Who's Who

3 Houston energy innovators to know this week

These energy startup leaders are the reason Houston will keep its "energy capital of the world" title. Courtesy images

Houston's known as the energy capital of the world, but it won't stay that way if the city as a whole doesn't work toward innovation. These three professionals started their own companies to improve efficiency and promote ingenuity in their fields. From drones and AI to quicker pipeline data access, this week's three innovators to know are the future of the energy industry.

Lori-Lee Emshey, co-founder of Future Sight AR

Courtesy of Future Sight AR

Growing up the daughter of an oil and gas professional and traveling the world, Lori-Lee Emshey studied journalism and didn't necessarily intend to go into the family business, so to speak. However, that's where she ended up. She was surrounded by innovation and technology in New York working at The Daily Beast, but when she got her first job on an energy construction site, she returned to the antiquated process of pen and paper. The wheels started turning for her.

Future Sight AR is a company that is working on smart device technology for large oil and gas pants, where workers can see — in real time — how to fix a problem or log an issue. The company has done a proof of concept and is looking to do three pilot program as well as a round of funding in early 2019.

Jay Bhatty, CEO and founder of NatGasHub.com

Courtesy of Jay Bhatty

As vice president of energy trading at JPMorgan Chase & Co.'s investment-banking arm, Jay Bhatty felt frustrated by the sluggish nature of natural-gas-trading activities, and he decided to something about it. He founded Houston-based NatGasHub.com in October 2016 to streamline the traditionally complicated processes of moving natural gas from one point to another, and of unearthing data about natural gas pipelines.

After only a little over two years in business, NatGasHub.com already is profitable — a rare feat in the startup world.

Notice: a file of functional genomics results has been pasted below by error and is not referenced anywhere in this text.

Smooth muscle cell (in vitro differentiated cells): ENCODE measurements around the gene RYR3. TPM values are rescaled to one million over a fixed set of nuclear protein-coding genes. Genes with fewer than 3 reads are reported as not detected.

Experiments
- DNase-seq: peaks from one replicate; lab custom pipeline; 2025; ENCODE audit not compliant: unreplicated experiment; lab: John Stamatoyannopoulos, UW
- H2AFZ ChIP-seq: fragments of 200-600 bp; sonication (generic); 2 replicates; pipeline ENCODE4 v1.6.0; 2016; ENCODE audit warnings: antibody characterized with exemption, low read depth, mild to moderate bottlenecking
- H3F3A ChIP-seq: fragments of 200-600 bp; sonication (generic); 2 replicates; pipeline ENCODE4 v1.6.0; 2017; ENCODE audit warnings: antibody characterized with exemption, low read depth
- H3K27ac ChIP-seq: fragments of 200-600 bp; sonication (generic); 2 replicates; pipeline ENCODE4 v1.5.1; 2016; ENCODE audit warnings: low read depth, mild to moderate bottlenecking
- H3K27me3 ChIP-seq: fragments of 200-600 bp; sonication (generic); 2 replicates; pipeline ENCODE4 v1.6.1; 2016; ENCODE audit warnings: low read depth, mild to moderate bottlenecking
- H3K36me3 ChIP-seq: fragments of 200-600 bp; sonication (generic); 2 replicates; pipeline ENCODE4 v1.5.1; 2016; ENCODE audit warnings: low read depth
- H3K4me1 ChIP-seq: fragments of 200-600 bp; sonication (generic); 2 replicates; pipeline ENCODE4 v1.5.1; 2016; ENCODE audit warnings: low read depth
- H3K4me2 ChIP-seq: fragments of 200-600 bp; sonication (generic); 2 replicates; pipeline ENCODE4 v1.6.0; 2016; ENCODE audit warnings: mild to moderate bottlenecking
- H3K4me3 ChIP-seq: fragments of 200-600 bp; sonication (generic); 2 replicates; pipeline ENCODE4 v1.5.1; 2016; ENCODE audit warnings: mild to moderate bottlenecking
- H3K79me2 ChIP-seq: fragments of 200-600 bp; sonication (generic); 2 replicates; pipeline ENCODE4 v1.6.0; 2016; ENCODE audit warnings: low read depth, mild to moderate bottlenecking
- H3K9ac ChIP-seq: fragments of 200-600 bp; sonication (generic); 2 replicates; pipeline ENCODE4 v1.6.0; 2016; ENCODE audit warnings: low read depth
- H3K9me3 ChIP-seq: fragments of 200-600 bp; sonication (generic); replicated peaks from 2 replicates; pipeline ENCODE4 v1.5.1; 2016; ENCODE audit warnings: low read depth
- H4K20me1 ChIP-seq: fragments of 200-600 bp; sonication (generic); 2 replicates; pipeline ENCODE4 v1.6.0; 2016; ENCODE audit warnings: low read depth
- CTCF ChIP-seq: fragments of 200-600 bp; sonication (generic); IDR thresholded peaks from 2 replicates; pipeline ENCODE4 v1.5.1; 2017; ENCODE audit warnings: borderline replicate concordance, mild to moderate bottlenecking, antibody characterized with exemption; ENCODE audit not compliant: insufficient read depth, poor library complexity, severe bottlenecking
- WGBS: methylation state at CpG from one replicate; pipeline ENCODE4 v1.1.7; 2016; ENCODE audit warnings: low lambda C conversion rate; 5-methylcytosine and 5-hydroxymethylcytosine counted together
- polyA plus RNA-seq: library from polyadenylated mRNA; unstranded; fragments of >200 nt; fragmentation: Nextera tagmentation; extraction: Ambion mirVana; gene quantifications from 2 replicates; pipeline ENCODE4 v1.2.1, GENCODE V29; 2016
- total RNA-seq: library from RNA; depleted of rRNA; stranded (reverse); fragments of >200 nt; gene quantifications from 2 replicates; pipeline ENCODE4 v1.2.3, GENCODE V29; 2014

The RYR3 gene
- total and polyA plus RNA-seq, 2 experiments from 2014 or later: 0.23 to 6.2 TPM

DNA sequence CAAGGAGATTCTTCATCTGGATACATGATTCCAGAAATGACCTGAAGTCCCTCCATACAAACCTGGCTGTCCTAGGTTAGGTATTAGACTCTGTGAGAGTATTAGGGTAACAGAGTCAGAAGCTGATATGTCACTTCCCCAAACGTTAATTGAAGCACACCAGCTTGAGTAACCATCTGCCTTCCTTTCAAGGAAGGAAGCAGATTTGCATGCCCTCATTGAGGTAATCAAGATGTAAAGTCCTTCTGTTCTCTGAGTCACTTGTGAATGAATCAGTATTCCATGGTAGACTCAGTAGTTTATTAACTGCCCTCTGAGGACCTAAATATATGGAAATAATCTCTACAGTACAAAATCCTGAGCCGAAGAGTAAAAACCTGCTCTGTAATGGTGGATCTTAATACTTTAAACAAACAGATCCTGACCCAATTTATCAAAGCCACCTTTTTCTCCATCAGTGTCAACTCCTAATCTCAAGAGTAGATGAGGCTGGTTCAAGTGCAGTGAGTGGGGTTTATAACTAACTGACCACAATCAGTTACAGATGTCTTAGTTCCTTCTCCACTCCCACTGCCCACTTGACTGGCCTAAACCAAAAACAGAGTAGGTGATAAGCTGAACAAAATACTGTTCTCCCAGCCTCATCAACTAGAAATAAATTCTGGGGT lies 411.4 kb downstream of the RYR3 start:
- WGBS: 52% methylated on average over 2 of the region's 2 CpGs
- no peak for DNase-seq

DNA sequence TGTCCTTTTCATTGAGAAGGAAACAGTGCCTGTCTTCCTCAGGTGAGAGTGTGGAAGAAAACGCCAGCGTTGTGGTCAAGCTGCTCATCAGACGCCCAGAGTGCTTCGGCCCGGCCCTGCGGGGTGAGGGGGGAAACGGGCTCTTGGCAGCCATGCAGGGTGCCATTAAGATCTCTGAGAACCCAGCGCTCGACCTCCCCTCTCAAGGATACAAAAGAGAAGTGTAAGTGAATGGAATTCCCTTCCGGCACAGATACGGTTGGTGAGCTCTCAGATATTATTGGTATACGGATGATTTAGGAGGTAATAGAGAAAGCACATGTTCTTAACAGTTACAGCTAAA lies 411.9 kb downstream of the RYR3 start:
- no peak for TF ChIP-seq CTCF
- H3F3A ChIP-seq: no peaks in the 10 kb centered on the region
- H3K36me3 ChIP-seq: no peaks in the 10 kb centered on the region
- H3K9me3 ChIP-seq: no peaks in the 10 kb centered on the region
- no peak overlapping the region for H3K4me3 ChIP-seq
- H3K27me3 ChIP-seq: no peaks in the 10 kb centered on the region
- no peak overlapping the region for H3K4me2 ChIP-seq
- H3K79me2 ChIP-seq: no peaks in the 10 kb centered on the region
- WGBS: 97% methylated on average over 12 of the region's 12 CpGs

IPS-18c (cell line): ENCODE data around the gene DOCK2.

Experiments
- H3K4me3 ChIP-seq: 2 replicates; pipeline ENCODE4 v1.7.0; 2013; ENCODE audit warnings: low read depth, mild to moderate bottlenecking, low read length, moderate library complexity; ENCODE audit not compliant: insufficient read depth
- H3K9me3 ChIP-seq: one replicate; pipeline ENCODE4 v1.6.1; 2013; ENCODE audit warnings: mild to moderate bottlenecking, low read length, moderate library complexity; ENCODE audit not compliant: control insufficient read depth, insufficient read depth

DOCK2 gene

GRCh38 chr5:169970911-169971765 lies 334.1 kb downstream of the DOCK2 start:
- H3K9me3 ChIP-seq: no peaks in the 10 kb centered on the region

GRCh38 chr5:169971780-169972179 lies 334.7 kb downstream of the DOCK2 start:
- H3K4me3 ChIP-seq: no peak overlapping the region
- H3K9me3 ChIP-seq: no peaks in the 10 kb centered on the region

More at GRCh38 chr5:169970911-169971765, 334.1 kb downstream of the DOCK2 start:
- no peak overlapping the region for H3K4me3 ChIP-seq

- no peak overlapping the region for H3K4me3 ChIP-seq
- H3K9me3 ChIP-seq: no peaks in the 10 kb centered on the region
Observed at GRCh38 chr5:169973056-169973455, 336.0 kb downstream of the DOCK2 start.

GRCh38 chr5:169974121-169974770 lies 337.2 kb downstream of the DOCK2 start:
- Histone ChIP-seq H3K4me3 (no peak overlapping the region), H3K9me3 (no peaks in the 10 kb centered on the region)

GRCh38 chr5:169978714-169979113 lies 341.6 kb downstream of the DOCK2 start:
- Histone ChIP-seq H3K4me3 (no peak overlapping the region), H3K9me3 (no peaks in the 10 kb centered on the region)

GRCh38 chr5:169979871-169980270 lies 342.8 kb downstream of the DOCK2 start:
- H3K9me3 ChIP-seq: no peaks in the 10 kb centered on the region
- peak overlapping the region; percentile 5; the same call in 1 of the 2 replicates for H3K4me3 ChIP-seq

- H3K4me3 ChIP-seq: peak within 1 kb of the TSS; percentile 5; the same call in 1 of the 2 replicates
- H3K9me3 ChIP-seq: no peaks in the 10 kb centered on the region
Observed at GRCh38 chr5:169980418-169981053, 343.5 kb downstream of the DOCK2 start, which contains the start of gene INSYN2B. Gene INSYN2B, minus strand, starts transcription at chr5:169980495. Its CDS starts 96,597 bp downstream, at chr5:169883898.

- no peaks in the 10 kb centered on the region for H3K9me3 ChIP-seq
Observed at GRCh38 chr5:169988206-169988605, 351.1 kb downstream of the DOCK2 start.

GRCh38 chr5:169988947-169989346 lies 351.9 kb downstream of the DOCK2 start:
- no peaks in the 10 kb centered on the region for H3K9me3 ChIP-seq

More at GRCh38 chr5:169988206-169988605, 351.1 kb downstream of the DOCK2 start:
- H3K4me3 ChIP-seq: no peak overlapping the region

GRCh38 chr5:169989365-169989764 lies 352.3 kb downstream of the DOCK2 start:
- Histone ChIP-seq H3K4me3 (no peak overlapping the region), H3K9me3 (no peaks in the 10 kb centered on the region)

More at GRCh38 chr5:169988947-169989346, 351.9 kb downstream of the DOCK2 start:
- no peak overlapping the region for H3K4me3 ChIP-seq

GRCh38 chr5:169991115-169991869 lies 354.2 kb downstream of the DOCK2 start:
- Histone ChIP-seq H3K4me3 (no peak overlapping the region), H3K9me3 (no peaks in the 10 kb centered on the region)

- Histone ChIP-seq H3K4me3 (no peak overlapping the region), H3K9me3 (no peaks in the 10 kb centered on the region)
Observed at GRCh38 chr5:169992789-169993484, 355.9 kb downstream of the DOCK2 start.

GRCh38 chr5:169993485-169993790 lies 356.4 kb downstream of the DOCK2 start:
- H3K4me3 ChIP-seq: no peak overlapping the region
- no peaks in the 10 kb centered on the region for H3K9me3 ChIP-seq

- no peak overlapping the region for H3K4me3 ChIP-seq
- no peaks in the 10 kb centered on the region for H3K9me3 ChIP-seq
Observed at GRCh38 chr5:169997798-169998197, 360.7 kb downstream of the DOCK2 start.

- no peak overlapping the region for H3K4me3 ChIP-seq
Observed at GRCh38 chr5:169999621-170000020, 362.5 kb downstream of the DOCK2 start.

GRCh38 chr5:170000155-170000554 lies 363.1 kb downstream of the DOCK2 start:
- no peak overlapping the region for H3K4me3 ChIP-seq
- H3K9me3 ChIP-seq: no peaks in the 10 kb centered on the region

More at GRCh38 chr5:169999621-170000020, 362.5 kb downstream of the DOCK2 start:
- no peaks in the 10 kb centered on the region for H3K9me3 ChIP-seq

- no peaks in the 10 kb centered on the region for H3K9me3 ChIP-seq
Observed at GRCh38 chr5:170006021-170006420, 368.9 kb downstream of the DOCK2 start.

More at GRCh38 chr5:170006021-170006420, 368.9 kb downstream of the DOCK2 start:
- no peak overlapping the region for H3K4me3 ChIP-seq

Dyan Gibbens, founder and CEO of Trumbull Unmanned

Courtesy of Alice

Dyan Gibbens maybe have thought her true purpose was serving in the military, but it's lately it's leading her Houston-based drone technology company, Trumbull Unmanned, to great success. While in her doctorate program, the Air Force veteran started the idea using unmanned vehicles to patrol refineries and plants in the energy and utilities sector. The company took flight — her first clients were Chevron and ExxonMobil.

Gibbens juggles motherhood and engineering — among other responsibilities — as her company grows and technology evolves.


Using APIs, organizations can more easily combine their own internal data. Getty Images

Houston, home to one of Cognite's U.S. headquarters, is the energy capital of the world. But while many oil and gas industry players and partners come together here, much of the data they use — or want to employ — remains siloed.

There's no lack of data. Connected devices are a wellspring of enterprise resource planning data, depth-based trajectories, piping and instrumentation diagrams, and sensor values. But incompatible operational data systems, poor data infrastructure, and restricted data access prevent organizations from easily combining data to solve problems and create solutions.